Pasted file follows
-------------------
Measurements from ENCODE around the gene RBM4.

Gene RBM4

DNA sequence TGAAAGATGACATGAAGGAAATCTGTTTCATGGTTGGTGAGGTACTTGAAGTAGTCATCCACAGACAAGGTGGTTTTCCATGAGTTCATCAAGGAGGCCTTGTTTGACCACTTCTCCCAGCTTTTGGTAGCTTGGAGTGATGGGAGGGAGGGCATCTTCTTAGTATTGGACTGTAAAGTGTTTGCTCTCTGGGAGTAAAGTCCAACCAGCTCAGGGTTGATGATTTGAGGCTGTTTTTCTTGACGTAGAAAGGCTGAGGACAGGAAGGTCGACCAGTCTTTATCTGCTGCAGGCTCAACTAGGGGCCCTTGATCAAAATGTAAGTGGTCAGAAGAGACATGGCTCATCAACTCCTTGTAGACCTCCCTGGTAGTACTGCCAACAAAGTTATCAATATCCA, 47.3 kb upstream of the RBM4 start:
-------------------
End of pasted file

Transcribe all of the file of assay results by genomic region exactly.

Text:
Measurements from ENCODE around the gene RBM4.

Gene RBM4

DNA sequence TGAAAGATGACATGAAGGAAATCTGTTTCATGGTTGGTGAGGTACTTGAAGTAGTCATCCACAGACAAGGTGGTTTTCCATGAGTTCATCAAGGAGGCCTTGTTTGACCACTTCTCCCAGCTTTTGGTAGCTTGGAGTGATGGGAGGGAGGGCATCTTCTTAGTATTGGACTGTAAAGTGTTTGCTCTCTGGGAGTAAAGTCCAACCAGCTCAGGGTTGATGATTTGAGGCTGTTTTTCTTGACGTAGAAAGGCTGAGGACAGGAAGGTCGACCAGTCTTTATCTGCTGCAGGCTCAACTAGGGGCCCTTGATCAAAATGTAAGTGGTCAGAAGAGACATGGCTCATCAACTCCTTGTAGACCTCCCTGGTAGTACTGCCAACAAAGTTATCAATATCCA, 47.3 kb upstream of the RBM4 start: